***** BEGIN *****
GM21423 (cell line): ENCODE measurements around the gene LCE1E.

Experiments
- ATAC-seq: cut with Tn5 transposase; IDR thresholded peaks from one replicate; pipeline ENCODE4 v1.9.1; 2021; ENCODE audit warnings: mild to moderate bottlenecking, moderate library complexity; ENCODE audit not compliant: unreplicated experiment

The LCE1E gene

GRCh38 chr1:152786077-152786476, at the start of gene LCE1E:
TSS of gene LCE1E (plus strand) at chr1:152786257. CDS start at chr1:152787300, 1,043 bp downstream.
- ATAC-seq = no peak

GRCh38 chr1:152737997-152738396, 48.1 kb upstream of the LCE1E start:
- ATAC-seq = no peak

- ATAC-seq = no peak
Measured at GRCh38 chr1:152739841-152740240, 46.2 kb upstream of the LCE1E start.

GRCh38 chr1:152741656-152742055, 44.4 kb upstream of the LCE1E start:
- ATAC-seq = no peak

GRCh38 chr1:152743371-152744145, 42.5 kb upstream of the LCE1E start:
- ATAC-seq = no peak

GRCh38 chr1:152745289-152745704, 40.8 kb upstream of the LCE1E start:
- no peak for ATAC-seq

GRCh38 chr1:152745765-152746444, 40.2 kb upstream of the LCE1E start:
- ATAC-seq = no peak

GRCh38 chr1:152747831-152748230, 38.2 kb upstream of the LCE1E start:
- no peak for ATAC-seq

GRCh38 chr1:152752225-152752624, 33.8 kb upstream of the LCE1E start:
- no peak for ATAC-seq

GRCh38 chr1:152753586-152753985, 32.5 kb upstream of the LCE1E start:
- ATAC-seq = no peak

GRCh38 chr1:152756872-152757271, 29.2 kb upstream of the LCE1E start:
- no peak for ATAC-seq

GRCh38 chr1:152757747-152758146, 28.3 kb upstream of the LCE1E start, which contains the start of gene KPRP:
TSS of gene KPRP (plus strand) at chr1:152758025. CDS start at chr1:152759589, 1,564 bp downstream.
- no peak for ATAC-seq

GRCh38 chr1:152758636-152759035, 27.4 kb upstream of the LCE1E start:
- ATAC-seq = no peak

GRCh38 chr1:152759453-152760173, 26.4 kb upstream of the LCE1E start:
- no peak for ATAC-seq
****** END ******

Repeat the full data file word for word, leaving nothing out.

GM21423 (cell line): ENCODE measurements around the gene LCE1E.

Experiments
- ATAC-seq: cut with Tn5 transposase; IDR thresholded peaks from one replicate; pipeline ENCODE4 v1.9.1; 2021; ENCODE audit warnings: mild to moderate bottlenecking, moderate library complexity; ENCODE audit not compliant: unreplicated experiment

The LCE1E gene

GRCh38 chr1:152786077-152786476, at the start of gene LCE1E:
TSS of gene LCE1E (plus strand) at chr1:152786257. CDS start at chr1:152787300, 1,043 bp downstream.
- ATAC-seq = no peak

GRCh38 chr1:152737997-152738396, 48.1 kb upstream of the LCE1E start:
- ATAC-seq = no peak

- ATAC-seq = no peak
Measured at GRCh38 chr1:152739841-152740240, 46.2 kb upstream of the LCE1E start.

GRCh38 chr1:152741656-152742055, 44.4 kb upstream of the LCE1E start:
- ATAC-seq = no peak

GRCh38 chr1:152743371-152744145, 42.5 kb upstream of the LCE1E start:
- ATAC-seq = no peak

GRCh38 chr1:152745289-152745704, 40.8 kb upstream of the LCE1E start:
- no peak for ATAC-seq

GRCh38 chr1:152745765-152746444, 40.2 kb upstream of the LCE1E start:
- ATAC-seq = no peak

GRCh38 chr1:152747831-152748230, 38.2 kb upstream of the LCE1E start:
- no peak for ATAC-seq

GRCh38 chr1:152752225-152752624, 33.8 kb upstream of the LCE1E start:
- no peak for ATAC-seq

GRCh38 chr1:152753586-152753985, 32.5 kb upstream of the LCE1E start:
- ATAC-seq = no peak

GRCh38 chr1:152756872-152757271, 29.2 kb upstream of the LCE1E start:
- no peak for ATAC-seq

GRCh38 chr1:152757747-152758146, 28.3 kb upstream of the LCE1E start, which contains the start of gene KPRP:
TSS of gene KPRP (plus strand) at chr1:152758025. CDS start at chr1:152759589, 1,564 bp downstream.
- no peak for ATAC-seq

GRCh38 chr1:152758636-152759035, 27.4 kb upstream of the LCE1E start:
- ATAC-seq = no peak

GRCh38 chr1:152759453-152760173, 26.4 kb upstream of the LCE1E start:
- no peak for ATAC-seq